Oscar-nominated short film director Patrik Eklund’s feature debut showcases the wry wit that made his shorts so hugely popular in this tale of a small town telecom company plagued by anti-radiowave anarchists.
Backberga has gone dark, its power supply crashing to the ground – literally – just outside of town. This has been happening a lot lately. Not by any fault of the local electrical engineers or struggling local telecom company Unicom. No, it’s the group of radical, anti-radiowave anarchists who keep blowing things up. Not even Unicom’s freshly created superhero mascot can stop them.
Swedish writer-director Patrik Eklund has won international acclaim – and an Oscar nomination – for his previous short films thanks to his wickedly sharp wit and drily understated sense of humor. Those factors are once again in full effect with Eklund’s debut feature, FLICKER.
Though the plot of FLICKER has plenty to draw you in, the real strength of the film lies in its characters. The put-upon accountant who dreams of a more romantic, Ted Danson-style love life. The cleaning woman terrified of spiders. Unicom’s hysterically incompetent IT department. Eklund is an absolute master of wedding the mundane to the absurd because, to his eyes, there is little to no difference between the two. But Eklund is not content to just poke fun. No, as silly as these people are he loves them all and FLICKER accomplishes the remarkable task of finding the humanity in each of them.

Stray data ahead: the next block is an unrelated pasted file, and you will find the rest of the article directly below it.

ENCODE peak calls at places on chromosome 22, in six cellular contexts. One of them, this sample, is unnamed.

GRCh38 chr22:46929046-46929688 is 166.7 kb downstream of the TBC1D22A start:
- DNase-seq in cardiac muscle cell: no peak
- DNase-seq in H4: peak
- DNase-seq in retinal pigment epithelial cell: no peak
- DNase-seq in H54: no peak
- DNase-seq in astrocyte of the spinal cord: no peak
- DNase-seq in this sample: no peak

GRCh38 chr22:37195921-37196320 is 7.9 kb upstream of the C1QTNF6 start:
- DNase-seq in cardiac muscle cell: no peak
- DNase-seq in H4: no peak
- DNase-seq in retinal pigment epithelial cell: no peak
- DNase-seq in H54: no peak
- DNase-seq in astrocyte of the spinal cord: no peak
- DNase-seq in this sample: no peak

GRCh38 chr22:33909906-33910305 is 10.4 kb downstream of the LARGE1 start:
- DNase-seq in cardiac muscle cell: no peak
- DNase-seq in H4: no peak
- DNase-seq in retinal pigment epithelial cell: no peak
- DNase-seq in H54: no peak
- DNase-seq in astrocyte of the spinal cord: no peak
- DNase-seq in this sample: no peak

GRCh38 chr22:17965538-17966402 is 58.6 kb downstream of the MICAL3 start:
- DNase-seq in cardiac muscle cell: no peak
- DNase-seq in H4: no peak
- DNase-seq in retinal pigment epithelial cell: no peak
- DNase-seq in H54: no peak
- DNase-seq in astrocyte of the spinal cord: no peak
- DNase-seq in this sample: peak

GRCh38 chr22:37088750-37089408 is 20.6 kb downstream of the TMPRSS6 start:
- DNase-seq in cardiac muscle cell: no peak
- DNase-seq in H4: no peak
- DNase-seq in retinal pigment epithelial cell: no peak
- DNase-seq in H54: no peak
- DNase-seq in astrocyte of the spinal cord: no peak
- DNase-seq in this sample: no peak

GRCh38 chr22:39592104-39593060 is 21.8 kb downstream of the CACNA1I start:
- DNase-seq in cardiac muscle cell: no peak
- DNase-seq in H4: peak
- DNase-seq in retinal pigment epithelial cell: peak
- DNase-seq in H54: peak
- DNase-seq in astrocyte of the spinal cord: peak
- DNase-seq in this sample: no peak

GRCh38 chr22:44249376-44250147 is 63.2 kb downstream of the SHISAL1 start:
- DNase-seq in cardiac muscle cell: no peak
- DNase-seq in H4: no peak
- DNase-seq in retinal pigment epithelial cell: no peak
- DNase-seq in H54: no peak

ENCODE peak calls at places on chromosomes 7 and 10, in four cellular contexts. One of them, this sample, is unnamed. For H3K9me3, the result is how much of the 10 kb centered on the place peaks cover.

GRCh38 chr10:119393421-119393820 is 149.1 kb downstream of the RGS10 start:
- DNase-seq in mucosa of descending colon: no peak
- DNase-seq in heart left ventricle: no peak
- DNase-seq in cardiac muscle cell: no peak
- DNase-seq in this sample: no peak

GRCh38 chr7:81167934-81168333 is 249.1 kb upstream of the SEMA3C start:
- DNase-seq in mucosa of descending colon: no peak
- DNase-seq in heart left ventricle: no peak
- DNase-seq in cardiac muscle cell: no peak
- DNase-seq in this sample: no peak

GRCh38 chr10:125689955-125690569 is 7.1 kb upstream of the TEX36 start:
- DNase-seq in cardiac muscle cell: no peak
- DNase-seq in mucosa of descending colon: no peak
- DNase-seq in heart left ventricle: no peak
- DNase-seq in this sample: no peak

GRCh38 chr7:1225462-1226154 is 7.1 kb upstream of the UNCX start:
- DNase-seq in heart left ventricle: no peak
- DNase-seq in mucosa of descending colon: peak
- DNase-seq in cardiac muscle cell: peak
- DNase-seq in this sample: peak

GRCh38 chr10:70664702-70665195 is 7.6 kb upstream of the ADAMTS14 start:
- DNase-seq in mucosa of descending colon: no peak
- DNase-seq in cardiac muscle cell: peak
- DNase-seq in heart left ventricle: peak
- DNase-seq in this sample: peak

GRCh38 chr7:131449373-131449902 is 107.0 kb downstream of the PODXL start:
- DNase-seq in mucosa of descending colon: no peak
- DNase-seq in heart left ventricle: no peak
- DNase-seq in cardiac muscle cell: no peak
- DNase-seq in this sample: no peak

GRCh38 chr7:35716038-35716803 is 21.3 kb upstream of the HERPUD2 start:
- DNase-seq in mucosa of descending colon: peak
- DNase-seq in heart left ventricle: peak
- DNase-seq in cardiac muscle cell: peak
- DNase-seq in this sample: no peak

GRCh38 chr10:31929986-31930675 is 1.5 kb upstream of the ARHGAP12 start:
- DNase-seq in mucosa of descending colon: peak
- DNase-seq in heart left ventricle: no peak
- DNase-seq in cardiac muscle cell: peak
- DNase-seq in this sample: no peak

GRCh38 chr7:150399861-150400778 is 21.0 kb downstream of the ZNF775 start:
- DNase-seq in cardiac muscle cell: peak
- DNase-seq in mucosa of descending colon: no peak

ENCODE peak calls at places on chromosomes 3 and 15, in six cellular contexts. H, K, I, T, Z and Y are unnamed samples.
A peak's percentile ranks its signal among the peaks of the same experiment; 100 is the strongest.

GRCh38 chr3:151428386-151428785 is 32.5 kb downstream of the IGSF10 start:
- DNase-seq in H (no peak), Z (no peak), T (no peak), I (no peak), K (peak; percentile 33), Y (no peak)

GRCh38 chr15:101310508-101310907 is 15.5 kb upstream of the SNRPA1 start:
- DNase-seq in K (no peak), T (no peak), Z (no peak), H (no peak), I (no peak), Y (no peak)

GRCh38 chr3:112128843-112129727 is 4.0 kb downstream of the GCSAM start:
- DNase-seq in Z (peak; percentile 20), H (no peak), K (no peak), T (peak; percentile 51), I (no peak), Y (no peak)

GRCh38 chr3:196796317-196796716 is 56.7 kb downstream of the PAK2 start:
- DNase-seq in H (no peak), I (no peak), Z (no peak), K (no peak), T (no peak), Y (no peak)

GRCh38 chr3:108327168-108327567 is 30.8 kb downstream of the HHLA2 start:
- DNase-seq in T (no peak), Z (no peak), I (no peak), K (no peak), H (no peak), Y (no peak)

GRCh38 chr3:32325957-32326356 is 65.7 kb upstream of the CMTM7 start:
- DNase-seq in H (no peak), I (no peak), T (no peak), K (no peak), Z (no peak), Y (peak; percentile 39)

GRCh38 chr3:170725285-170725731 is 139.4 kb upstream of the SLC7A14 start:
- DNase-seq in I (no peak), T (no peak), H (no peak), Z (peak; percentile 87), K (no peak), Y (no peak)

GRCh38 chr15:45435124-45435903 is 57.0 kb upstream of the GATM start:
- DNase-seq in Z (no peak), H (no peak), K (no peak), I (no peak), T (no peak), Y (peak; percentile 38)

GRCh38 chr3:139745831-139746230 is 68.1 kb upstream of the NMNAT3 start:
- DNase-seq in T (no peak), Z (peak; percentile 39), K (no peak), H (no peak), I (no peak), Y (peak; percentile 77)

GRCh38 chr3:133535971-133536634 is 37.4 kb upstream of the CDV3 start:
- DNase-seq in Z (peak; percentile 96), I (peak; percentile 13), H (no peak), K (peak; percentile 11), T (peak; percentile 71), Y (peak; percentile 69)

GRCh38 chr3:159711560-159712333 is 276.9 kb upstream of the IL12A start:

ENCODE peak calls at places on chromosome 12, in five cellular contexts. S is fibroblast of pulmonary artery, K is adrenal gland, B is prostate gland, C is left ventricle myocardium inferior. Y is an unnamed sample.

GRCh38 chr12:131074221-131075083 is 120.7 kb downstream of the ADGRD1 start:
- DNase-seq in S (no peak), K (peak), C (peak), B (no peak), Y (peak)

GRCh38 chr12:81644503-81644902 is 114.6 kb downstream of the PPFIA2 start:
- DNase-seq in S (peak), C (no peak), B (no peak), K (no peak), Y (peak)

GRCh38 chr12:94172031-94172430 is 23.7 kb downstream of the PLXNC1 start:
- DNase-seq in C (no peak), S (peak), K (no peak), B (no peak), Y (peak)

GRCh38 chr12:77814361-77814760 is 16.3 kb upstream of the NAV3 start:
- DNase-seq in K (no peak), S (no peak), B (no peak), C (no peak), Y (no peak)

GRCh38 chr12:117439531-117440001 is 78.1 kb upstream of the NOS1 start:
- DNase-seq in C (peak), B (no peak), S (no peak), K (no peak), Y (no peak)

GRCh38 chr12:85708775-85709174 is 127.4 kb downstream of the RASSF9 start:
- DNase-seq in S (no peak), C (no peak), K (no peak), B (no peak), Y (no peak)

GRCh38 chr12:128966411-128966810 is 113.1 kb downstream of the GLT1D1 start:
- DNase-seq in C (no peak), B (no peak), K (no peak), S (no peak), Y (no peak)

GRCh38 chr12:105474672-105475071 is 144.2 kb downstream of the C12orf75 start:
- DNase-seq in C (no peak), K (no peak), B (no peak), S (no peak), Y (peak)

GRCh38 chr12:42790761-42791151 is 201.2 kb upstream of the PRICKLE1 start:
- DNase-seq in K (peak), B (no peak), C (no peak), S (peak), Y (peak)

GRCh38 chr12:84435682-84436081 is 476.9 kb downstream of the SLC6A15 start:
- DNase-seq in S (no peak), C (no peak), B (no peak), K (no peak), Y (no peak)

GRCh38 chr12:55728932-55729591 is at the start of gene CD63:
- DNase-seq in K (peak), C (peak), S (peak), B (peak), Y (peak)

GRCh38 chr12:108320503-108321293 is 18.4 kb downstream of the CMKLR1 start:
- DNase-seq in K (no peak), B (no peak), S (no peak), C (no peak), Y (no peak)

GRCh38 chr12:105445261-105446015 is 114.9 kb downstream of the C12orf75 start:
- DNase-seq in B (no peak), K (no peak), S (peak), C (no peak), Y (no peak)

A slyly observed gem of a film, FLICKER announces Eklund as a director who could be a sort of surrogate Coen Brother, should he ever choose to go that route. Eklund certainly shares the Coen’s gift for observation and their appreciation of the absurd, but Eklund’s obvious love for his characters stands in stark contrast to the lurking cynicism of most who walk this road, and marks him as a truly unique voice. (Todd Brown)